8 Things an Arsonist Should Know

8 Things an Arsonist Should Know

1.) A fire investigator will be looking at your fire much closer than you think.

With the guidance of NFPA 921, fire investigators now conduct their investigations systematically which involves the recognition and formulation of a problem, the collection of data, through observation and experiment, and the formulation and testing of a hypothesis.

2.) A fire investigator will find physical evidence that you’ve left behind.

Regardless of how thorough an arsonist may think he or she may be, evidence in one form or another is always left behind after an incendiary fire. Incendiary fire indicators, such as multiple fires, trailers (a deliberately introduced fuel or manipulation of existing fuel(s) used to aid the spread of fire from one room to the other), unusual fire loads and/or presence of ignitable liquids, to name a few, are frequently discovered after a fire.

3.) A fire investigator will find your fingerprints.

Most arsonists assume that fire destroys all fingerprints. You’re wrong. Today’s technology now allows the investigator the luxury of developing latent prints on various surfaces such as wood, plastics, leather, charred paper, human skin and even rubber gloves. Fingerprints are one of the best forms of physical evidence available to the investigator.

4.) A fire investigator will find your DNA.

DNA. What a wonderful thing. Whether it’s a discarded cigarette, a drop of sweat or a strand of hair in a baseball cap or glove, DNA is one of the best forms of evidence available to the fire investigator. If you’re an arsonist, you should probably invest in a fully encapsulated suit, which may be somewhat conspicuous if you’re trying to be covert about your crime.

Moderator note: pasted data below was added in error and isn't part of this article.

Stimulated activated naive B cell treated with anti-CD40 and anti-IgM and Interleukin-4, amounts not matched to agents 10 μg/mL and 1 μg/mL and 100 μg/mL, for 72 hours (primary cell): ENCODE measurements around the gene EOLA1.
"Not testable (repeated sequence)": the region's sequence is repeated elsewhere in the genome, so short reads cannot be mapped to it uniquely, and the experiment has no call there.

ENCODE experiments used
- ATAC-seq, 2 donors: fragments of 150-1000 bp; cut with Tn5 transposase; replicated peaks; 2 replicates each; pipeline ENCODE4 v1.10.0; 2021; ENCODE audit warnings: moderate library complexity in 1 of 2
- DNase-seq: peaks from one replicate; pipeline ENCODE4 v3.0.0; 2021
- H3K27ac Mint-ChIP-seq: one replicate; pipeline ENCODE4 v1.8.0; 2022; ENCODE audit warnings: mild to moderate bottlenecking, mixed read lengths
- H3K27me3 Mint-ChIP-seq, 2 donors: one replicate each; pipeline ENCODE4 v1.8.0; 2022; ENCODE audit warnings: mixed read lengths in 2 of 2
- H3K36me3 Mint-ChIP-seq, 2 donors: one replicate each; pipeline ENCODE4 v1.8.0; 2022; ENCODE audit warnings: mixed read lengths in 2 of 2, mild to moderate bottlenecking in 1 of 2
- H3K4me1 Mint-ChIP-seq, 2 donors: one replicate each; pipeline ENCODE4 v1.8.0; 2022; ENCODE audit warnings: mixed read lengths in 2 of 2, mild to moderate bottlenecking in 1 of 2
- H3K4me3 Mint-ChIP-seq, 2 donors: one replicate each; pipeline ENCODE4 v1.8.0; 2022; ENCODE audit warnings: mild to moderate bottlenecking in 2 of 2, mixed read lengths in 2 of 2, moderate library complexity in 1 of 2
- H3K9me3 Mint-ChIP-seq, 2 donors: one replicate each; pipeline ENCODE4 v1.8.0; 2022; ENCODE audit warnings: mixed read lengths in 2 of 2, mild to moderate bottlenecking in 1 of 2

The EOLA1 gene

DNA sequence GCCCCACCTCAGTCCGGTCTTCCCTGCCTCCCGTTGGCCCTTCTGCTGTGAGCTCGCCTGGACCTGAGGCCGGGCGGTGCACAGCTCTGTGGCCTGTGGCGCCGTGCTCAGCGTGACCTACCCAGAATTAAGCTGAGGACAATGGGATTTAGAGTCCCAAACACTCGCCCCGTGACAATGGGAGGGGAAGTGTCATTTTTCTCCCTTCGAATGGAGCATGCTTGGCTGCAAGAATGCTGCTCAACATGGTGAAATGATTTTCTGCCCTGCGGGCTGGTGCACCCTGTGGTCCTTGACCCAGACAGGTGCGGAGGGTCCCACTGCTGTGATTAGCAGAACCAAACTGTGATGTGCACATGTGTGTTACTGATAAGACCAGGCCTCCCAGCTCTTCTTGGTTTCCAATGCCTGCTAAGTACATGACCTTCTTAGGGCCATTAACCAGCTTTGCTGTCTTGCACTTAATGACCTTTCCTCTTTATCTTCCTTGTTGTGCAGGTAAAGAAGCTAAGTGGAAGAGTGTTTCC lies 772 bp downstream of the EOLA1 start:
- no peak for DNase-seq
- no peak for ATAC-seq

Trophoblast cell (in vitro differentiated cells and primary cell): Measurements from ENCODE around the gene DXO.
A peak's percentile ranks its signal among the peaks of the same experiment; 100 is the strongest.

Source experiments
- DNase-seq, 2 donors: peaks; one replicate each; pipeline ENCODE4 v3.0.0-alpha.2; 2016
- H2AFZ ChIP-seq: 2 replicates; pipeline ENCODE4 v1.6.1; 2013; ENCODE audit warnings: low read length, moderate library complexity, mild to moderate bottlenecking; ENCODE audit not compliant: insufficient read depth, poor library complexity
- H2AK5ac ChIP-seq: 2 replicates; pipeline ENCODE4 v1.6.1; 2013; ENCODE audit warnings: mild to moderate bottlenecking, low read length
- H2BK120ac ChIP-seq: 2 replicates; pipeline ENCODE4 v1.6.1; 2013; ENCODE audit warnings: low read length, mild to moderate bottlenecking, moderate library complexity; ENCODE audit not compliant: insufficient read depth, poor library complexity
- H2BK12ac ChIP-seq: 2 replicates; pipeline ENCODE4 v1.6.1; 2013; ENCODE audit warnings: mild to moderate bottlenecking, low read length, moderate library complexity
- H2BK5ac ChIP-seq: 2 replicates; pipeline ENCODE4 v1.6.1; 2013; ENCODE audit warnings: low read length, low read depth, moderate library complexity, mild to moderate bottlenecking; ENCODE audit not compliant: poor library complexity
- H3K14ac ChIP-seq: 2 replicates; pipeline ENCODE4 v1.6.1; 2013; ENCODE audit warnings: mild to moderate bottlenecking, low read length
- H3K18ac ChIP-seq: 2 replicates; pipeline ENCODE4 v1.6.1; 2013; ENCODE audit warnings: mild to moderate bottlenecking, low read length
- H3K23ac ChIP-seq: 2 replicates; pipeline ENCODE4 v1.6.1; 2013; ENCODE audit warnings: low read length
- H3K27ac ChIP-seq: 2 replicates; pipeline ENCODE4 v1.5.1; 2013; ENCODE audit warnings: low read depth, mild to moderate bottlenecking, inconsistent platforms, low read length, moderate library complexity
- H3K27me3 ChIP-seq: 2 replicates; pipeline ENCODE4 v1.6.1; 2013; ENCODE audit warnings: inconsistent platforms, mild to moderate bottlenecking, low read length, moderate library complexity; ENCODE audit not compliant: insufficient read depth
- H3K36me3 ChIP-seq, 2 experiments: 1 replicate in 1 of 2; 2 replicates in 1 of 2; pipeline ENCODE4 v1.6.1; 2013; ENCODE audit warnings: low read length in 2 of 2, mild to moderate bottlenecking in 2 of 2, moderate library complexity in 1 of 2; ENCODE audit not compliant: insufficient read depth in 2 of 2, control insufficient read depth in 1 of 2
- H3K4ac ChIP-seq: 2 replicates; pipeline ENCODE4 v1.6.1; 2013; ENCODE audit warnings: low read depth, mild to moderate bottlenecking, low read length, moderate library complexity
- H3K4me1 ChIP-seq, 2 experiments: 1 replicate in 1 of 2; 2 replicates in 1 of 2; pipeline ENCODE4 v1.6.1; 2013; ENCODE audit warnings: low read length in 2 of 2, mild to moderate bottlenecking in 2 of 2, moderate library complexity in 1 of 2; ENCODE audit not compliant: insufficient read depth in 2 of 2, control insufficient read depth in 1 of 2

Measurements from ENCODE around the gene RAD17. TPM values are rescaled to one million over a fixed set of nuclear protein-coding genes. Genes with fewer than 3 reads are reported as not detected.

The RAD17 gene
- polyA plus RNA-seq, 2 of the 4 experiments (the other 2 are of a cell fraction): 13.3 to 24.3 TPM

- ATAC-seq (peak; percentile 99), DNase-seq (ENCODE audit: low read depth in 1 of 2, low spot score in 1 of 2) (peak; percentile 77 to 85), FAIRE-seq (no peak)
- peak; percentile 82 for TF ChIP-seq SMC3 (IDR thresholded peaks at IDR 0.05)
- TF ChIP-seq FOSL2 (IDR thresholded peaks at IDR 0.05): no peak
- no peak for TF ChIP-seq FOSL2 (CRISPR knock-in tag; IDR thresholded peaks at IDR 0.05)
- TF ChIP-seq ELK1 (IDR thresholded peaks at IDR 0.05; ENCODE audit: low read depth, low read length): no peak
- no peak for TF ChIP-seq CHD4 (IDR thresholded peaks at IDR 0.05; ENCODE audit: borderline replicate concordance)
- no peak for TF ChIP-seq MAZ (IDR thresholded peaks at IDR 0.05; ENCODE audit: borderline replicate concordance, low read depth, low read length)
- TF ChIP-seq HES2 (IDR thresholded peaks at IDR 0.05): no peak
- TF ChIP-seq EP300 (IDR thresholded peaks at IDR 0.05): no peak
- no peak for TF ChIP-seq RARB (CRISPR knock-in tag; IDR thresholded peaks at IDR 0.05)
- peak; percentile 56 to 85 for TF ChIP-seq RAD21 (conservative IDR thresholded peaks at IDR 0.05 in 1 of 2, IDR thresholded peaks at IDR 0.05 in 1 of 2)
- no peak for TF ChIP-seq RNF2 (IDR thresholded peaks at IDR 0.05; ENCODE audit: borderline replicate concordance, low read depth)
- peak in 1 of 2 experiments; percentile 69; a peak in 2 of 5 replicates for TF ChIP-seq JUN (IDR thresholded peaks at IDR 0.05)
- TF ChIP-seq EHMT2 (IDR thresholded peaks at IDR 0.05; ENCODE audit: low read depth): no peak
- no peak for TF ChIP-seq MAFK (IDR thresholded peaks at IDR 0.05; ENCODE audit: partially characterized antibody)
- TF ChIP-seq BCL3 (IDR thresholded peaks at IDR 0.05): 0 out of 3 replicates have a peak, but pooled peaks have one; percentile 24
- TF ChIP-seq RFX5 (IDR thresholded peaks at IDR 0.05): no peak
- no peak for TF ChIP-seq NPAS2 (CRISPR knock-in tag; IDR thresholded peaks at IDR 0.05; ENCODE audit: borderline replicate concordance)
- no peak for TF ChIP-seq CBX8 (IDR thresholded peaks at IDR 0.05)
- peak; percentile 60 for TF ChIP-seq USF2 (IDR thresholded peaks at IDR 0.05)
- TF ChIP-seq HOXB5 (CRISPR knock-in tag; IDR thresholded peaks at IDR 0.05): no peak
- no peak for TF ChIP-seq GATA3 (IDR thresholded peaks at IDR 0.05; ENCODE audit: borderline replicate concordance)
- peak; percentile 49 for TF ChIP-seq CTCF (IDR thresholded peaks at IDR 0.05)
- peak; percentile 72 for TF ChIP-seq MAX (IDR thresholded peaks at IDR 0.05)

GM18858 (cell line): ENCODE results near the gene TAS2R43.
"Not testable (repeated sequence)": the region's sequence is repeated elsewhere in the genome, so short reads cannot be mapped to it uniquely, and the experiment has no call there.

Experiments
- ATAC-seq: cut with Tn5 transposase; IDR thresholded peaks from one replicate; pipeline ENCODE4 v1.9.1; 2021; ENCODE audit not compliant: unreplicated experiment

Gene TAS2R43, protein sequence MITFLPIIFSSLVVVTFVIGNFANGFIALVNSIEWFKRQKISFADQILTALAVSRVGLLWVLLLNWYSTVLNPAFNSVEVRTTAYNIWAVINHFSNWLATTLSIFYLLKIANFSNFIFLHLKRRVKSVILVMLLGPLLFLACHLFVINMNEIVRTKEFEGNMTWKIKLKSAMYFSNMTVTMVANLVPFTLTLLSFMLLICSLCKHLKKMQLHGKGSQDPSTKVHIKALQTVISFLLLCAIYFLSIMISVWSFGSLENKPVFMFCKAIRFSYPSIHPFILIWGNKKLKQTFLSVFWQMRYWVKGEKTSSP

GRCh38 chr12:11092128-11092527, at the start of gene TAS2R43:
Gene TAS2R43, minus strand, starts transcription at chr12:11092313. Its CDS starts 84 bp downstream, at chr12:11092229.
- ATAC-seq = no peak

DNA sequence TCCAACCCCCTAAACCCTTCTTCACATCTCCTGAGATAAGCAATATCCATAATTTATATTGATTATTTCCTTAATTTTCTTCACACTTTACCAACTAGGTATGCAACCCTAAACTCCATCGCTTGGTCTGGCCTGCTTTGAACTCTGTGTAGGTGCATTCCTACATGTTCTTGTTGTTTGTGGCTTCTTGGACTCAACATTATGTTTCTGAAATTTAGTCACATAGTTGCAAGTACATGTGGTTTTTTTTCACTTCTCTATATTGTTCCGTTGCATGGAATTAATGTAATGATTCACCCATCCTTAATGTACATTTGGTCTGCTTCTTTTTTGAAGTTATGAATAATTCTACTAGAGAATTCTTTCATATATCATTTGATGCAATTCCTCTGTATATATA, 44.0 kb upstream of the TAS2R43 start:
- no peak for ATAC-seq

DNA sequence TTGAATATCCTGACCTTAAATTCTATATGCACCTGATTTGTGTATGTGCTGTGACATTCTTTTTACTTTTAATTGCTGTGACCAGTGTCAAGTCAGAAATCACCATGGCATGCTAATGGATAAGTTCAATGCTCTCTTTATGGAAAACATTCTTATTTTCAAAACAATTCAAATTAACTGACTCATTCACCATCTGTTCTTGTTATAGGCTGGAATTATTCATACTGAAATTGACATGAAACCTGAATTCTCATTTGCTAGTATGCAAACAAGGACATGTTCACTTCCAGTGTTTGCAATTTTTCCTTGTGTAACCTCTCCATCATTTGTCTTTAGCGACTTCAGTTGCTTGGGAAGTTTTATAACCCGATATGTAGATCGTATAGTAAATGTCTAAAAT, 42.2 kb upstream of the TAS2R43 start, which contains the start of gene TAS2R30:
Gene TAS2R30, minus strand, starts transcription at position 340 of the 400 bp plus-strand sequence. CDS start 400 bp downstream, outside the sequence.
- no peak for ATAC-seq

5.) A fire investigator will look at you much closer than you think.

Once a fire scene has been thoroughly investigated and the physical evidence collected, other evidentiary factors are considered by the fire investigator such as your motive for setting a fire. Whether it is crime concealment, financial stress or over insurance an individual being considered as an arson suspect should expect a long list of “pointed” questions that you weren’t expecting.

6.) A fire investigator will talk to your friends and relatives.

Loose lips sink ships. A phrase coined from the days of World War II essentially means that if you have a big mouth and “blabber a lot”, it will get you in trouble sooner or later. There’s nothing better than going to those closest to you and getting the truth.

7.) A fire investigator will catch you in a lie.

As quoted by Mark Twain, “Always tell the truth. That way you don’t have to remember what you said.” Every interview that I’ve ever conducted as a fire investigator always began with a lie. The advantage that any investigator has over anyone guilty of a crime is a pen and paper or a tape recorder. It’s difficult maybe impossible for someone to remember word for word a story based on lies. A story based on truth (most of the time) can be repeated over and over with confidence.

8.) A fire investigator will be qualified, prepared and convincing at trial.

Today’s fire investigator is held to a much higher standard than in the past. In order to qualify in court as a “fire expert” one must meet strict minimum standards set forth by the NFPA 1033 (National Fire Protection Association) “Professional Qualifications for Fire Investigator”. According to this section a fire investigator shall employ all elements of the scientific method to a fire investigation and remain current with investigation methodology, fire protection technology and code requirements by attending workshops and seminars and/or through professional publications and journals. So before you decided to increase your insurance coverage on your business, house, car or boat, create the less than perfect alibi and fire up that “Bic”, think twice, because we’re watching you.

Should you have the need for a fire code expert to assist you with your project or need someone to review your fire loss case, please give us a call.

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